Facepalm: In an incident that highlights the dangers of running obsolete operating systems, a company that supplies high-security fencing for customers that include military bases was compromised and had sensitive data stolen after attackers used Windows 7 as an entry point.
Zaun manufactures security perimeter fencing for UK sites that include a GCHQ listening post and the Porton Down chemical weapons laboratory. "All our fencing systems can be designed and manufactured with a wide variety of security additions, including toppings and detection technology to complete your perimeter," the company states.
Zaun confirmed that its systems had been infected by the LockBit ransomware, resulting in a data breach. It stated that the attack's entry point "in an otherwise up-to-date network" was a "rogue Windows 7 PC" that runs the software for one of its manufacturing machines. It's unclear how the attacker reached the vulnerable machine.
"We are aware of an attack upon our servers by the Lockbit [sic] Ransom group at the beginning of August. Our cyber-security systems closed the attack before they could encrypt any files on the server. However, it has become apparent that LockBit was able to download some data from our system, which has now been published on the Dark Web," Zaun said in a statement.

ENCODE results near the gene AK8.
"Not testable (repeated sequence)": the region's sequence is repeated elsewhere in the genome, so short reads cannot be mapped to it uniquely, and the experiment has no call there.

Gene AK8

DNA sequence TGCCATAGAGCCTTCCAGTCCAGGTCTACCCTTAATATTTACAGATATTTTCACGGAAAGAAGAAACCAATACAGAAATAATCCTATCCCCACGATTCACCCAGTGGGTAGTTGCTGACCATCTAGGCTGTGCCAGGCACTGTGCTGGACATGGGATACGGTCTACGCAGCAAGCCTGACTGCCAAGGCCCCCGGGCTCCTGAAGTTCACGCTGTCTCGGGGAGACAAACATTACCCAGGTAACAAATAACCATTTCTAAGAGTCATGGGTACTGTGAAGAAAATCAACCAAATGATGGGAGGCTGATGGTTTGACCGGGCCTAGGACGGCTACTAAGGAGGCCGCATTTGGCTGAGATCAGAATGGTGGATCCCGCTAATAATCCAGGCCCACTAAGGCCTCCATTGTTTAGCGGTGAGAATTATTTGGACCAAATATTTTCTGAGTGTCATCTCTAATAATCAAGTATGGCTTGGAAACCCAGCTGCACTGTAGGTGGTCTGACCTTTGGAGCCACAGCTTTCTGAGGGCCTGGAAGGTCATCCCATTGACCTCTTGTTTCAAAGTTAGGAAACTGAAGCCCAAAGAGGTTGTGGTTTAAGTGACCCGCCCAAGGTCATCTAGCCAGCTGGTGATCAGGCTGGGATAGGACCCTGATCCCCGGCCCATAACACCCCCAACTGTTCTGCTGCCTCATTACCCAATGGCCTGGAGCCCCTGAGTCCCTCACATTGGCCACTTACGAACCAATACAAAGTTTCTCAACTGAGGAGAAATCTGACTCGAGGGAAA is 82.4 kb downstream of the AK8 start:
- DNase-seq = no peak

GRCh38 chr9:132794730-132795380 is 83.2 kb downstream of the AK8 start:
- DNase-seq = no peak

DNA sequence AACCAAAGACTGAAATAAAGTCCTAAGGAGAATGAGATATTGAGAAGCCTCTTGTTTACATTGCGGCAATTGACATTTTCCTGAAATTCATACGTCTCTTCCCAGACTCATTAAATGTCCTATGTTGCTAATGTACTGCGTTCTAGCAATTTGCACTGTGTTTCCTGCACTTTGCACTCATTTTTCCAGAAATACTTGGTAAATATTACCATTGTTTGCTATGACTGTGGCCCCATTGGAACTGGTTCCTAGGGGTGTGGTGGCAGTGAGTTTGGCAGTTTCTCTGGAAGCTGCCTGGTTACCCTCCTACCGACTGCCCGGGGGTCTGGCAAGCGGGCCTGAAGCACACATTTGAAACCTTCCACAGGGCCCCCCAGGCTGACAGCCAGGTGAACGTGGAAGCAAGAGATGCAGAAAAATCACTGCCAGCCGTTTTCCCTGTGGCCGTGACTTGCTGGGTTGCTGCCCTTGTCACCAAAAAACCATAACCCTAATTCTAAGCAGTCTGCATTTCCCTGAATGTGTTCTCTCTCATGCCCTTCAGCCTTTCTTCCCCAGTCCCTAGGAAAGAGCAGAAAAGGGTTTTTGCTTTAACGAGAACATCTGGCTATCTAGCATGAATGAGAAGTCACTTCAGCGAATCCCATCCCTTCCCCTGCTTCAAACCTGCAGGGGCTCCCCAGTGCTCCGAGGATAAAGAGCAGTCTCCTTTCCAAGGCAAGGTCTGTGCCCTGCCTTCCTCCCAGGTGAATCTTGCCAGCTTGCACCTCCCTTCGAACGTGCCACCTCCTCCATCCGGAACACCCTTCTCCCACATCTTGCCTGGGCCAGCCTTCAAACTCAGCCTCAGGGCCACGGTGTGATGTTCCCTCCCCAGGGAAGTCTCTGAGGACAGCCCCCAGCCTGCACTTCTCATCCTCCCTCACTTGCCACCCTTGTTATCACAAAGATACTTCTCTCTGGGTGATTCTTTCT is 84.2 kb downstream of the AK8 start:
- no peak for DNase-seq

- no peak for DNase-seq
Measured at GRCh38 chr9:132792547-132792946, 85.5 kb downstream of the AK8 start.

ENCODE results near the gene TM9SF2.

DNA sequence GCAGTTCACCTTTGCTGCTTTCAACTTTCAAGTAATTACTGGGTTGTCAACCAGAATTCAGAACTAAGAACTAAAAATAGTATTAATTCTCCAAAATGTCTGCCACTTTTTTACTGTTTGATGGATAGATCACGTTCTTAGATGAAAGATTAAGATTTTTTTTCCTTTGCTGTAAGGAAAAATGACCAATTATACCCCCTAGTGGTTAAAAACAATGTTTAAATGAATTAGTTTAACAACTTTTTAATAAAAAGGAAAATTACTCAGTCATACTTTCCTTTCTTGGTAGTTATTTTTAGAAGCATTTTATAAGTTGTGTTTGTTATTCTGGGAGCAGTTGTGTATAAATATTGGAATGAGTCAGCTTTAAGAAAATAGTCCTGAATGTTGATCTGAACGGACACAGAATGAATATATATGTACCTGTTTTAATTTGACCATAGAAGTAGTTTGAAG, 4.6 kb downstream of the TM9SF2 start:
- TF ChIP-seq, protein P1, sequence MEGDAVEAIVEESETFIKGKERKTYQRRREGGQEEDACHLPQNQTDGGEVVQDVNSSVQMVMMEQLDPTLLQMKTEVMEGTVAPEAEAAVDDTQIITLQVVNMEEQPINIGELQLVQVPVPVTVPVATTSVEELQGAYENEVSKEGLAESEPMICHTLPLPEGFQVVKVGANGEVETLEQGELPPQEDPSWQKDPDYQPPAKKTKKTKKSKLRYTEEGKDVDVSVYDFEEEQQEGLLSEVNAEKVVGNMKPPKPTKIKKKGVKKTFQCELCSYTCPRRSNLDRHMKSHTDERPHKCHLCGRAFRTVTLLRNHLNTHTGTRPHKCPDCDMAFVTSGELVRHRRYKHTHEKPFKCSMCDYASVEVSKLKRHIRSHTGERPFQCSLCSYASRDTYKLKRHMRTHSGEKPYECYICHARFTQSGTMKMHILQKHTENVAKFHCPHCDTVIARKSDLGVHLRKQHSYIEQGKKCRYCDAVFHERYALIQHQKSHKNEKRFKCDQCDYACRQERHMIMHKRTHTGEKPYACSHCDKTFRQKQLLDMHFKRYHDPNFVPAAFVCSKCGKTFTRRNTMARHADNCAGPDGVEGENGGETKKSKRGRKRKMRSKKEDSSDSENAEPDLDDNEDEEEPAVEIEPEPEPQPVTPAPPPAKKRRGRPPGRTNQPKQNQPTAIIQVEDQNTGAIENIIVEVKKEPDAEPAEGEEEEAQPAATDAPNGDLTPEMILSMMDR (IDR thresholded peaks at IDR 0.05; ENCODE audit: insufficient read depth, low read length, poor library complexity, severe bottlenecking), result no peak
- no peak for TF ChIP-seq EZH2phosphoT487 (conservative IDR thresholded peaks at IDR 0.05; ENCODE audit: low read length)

As reported by The Register, Zaun said it does not believe any classified documents were stored on its system or have been compromised. It said that the LockBit Ransom group may have stolen 10GB of data, admitting that the attack might have reached its server beyond the Windows 7 entry point.
The company said it had notified the National Cyber Security Centre (NCSC) as well as the UK's Information Commissioner's Office (ICO) regarding the breach.
Although Zaun isn't a government-approved security contractor, it is approved for government use via the Centre for the Protection of National Infrastructure (CPNI).
Details of some of Zaun's customer site data appeared on LockBit's .onion leaks site, writes The Stack.
Released back in 2009, Windows 7's mainstream support ended in 2015, with its extended support ceasing in January 2020. Microsoft did offer extended security updates (ESUs) to business and education customers for a hefty sum, but they ended last January.
According to Statcounter, however, Windows 7 still holds a 3.5% share of the global Windows market. The operating system isn't faring as well on the Steam survey, where it's used by just 0.08% of participants. Valve is joining many other organizations by officially killing support for the Windows 7, Windows 8, and Windows 8.1 operating systems in January 2024.